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Revolutionizing Substation Maintenance Practices to Optimize Reliability

By August 9, 2018November 20th, 2018No Comments

For both utilities and industrial facilities, substations are keystone assets. When there’s an issue at a substation, the resulting problems can be widespread and significant. In the quest for greater reliability and more efficient operations, traditional approaches to maintenance are increasingly falling by the wayside as substation owners join the revolution and adopt more predictive maintenance approaches. The demand for improved system reliability is also significantly increasing.

The maintenance revolution has been underway in industry for many years. Both process and manufacturing facility operators have embraced the seismic shift from traditional maintenance practices to a very different and far more effective approach. Today the revolution has grown to include utilities and other organizations engaged in power generation, transmission and/or distribution.

The revolution is the movement from cycle, time, or usage based maintenance to a predictive maintenance approach grounded in actual need rather than arbitrary schedules. The revolution is being propelled by the ever-increasing number of more intelligent devices that self-monitor critical asset health attributes and automatically report that in-formation to facility operators.

These smarter devices – with the ability to “see, hear, and feel” – provide information that, combined with test and inspection data, enable substa-tion owners to implement a far more efficient and effective maintenance strategy, with greatly in-creased asset reliability. The ISO 55000 asset management standard underscores the criticality of understanding asset condition and risk of failure, classifying the availability of that knowledge as a best practice.

Respondents to a recent global survey of 220 utilities put asset management ahead of other business efforts, with 52% saying it is a high priority. In the same survey, 55% of respondents said concerns about asset management are more important today than 12 months ago. Maintaining asset health through appropriate maintenance is central to an effective asset management strategy.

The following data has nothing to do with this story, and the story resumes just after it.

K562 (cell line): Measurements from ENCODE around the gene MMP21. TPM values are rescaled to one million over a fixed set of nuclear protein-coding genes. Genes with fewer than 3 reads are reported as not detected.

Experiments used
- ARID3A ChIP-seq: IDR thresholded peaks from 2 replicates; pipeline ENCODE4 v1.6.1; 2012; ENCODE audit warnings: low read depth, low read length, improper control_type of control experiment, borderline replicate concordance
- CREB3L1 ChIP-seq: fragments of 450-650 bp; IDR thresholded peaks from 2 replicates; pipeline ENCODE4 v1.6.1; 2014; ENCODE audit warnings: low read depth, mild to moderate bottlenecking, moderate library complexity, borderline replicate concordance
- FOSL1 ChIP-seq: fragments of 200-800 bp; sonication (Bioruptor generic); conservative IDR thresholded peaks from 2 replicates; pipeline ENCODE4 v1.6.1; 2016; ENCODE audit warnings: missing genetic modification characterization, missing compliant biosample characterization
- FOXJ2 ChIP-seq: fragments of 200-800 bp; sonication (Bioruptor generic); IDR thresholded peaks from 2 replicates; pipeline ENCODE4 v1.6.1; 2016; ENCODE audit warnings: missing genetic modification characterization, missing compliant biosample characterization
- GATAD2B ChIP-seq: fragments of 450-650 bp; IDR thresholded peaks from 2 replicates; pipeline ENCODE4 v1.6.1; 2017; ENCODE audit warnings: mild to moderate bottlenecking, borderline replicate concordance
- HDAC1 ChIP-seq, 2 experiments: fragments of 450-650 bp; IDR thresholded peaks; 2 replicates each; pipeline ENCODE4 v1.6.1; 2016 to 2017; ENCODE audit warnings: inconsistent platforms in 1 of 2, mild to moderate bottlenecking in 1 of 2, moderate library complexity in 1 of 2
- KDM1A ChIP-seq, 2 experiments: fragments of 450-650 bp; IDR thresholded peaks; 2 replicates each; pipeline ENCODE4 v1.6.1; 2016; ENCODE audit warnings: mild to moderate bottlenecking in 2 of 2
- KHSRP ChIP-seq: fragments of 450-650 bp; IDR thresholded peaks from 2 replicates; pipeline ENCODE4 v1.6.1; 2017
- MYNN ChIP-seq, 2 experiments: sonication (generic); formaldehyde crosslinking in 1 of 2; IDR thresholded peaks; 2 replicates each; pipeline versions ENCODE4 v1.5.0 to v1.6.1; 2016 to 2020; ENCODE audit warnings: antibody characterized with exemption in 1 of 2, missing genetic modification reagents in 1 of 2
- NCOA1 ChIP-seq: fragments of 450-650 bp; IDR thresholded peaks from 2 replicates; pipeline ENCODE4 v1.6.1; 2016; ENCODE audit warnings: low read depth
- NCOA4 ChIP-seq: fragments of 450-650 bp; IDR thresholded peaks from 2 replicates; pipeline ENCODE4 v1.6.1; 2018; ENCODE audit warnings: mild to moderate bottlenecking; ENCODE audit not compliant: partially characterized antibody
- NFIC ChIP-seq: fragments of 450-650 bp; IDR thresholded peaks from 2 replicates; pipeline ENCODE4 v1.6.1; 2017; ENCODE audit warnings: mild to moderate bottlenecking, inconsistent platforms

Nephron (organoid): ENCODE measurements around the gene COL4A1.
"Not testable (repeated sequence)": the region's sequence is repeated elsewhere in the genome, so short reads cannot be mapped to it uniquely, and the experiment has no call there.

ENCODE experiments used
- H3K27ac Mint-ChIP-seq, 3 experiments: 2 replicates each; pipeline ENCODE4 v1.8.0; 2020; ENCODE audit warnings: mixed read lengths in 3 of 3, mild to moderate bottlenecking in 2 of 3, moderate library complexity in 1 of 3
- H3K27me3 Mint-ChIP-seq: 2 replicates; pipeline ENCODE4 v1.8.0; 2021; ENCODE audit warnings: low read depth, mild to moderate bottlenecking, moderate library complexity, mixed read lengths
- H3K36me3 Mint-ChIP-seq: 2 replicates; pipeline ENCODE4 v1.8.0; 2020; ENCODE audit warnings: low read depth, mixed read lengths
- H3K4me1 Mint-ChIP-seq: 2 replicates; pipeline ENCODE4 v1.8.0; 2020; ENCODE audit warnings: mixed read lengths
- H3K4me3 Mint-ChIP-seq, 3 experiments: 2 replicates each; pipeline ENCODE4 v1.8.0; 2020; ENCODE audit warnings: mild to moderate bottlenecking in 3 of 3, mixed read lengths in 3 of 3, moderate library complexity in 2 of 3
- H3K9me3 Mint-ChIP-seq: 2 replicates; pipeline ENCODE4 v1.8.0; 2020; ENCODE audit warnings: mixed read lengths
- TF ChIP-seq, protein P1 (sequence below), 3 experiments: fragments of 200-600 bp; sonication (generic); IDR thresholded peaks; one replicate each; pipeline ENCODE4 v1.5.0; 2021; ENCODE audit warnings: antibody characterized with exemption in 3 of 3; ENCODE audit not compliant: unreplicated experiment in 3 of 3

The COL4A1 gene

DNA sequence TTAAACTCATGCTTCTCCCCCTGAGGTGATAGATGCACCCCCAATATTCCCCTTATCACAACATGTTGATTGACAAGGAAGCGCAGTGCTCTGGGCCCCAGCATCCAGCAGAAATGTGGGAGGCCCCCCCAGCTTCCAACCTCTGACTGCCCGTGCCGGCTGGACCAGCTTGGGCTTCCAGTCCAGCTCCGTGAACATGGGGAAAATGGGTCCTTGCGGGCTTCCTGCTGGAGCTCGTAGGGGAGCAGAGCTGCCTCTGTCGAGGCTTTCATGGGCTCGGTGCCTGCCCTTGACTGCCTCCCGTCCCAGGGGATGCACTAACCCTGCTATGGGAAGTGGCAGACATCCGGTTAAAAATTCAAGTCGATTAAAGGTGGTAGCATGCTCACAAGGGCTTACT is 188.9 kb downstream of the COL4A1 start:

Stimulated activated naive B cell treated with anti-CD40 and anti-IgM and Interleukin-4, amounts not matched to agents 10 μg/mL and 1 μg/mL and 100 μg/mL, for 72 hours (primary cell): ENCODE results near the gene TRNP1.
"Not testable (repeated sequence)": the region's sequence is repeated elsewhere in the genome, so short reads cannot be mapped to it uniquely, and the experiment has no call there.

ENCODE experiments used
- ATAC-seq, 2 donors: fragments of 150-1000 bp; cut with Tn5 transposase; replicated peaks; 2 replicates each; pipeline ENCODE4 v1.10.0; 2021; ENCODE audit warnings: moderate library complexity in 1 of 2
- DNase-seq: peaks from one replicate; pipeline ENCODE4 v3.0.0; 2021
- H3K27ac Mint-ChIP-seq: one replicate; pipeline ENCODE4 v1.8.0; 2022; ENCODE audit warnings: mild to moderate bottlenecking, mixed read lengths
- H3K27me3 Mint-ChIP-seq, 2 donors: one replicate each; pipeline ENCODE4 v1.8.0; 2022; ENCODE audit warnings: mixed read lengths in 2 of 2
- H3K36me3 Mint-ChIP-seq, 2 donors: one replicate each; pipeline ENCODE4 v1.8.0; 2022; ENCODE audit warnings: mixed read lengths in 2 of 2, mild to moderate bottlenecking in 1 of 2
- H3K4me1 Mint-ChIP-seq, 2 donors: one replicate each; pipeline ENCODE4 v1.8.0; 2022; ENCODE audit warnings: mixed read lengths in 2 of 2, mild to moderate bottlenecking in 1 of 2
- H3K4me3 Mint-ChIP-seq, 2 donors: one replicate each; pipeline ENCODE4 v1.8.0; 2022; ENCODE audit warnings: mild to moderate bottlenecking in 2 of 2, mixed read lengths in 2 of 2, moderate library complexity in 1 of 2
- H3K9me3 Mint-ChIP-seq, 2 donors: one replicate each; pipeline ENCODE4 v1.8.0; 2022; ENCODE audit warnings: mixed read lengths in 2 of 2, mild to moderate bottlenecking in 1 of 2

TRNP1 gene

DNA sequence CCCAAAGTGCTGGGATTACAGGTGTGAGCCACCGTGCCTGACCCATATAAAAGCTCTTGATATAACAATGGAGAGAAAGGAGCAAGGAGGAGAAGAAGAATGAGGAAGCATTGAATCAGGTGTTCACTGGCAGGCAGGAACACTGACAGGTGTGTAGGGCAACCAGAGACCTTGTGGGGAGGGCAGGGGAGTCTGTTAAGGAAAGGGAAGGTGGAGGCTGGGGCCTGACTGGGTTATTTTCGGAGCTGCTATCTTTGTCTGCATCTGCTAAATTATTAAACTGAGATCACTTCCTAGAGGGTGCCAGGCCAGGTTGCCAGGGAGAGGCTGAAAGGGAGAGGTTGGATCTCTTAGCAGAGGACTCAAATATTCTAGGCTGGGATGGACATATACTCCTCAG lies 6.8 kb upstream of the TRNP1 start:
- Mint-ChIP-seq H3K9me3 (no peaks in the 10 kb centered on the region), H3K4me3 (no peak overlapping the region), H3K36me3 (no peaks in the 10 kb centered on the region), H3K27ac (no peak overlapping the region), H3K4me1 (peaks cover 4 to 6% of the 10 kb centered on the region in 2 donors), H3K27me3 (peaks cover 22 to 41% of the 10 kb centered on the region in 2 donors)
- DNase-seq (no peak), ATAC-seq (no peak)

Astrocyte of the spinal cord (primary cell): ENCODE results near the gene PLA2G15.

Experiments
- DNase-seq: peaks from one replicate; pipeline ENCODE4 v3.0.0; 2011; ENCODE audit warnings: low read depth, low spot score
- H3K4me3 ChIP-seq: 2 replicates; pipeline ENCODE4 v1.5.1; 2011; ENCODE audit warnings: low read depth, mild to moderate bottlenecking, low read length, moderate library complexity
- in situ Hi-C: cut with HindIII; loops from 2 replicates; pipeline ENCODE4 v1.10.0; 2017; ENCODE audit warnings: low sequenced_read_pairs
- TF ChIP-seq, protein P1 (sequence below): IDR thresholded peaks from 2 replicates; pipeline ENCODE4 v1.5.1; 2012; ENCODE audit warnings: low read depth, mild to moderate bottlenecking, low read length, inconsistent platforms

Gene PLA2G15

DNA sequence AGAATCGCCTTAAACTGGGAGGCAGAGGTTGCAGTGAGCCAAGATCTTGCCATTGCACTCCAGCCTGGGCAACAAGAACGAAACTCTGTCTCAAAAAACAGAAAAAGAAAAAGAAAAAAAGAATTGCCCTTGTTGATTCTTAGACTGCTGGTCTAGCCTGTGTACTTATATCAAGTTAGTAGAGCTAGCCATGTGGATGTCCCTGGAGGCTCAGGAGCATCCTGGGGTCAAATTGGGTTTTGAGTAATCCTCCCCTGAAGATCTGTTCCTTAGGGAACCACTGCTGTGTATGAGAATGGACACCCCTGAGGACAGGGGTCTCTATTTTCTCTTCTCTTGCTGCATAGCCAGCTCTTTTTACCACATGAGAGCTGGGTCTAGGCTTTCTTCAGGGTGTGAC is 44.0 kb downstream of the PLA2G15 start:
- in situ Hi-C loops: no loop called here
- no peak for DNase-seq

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Triggers for maintenance activity

Car manufacturers long recommended oil changes every 5,000 miles and tire rotations every six months, with fine print that the interval be short-ened based on harsh use or conditions. But it’s intuitive that this arbitrary maintenance schedule made little sense. Whether your car was driven gen-tly in a mild climate or saw harsh duty in severe weather, the maintenance advice was the same. Many, probably most, consumers wasted money on unneeded service; others neglected service that would have extended vehicle reliability and life.

It might seem logical to adjust maintenance schedules based on the age of the equipment. When looking at substation high voltage breakers and transformers, for example, surely older assets are more prone to failure and therefore require additional attention. Surprisingly, not so.
The Hartford Steam Boiler company provides equipment breakdown insurance for a variety of devices, including transformers. In their actuarial calculations related to transformers, they studied 94 insured failures to identify risk factors. Their study concluded that asset age is a poor indicator of potential failure. Other factors provide far more reliable indications of pending problems.

“We performed the same kinds of analysis but studied over 10,000 transformers,” says Craig Stiegemeier, Director of Technology, Transformer Remanufacturing & Engineering Services North America for ABB. “We found exactly the same thing; age alone is not a good indicator for pending trans-former issues or failure.”

If duration of use and age of equipment are poor triggers for maintenance activities, surely cycles or rotations are better indicators. Again, not necessarily. The type and design of the asset, its maintenance history, operating environment, and other factors may each provide a better trigger. But, as will be pointed out, the most reliable trigger for maintenance action requires consideration of multiple factors.

Drivers for more effective maintenance
The increasing urgency to find more efficient and effective approaches to maintenance is the result of several long-term trends.

  • Aging infrastructure: Many assets related to power distribution are very long in the tooth. A 2015 report found that 70% of transformers are 25 years or older and 60% of circuit breakers are more than 30 years old.
  • Aging workforce: The engineers and technicians responsible for maintaining those assets are also aging. Over half of the current utility workforce will be eligible to retire in the next six to eight years, and 72 percent of energy employers are having difficulty finding quality replacements.
  • Flat operations & maintenance spending: De-spite an increased need for maintenance, 57% of utility companies plan decreased or flat O&M spending.

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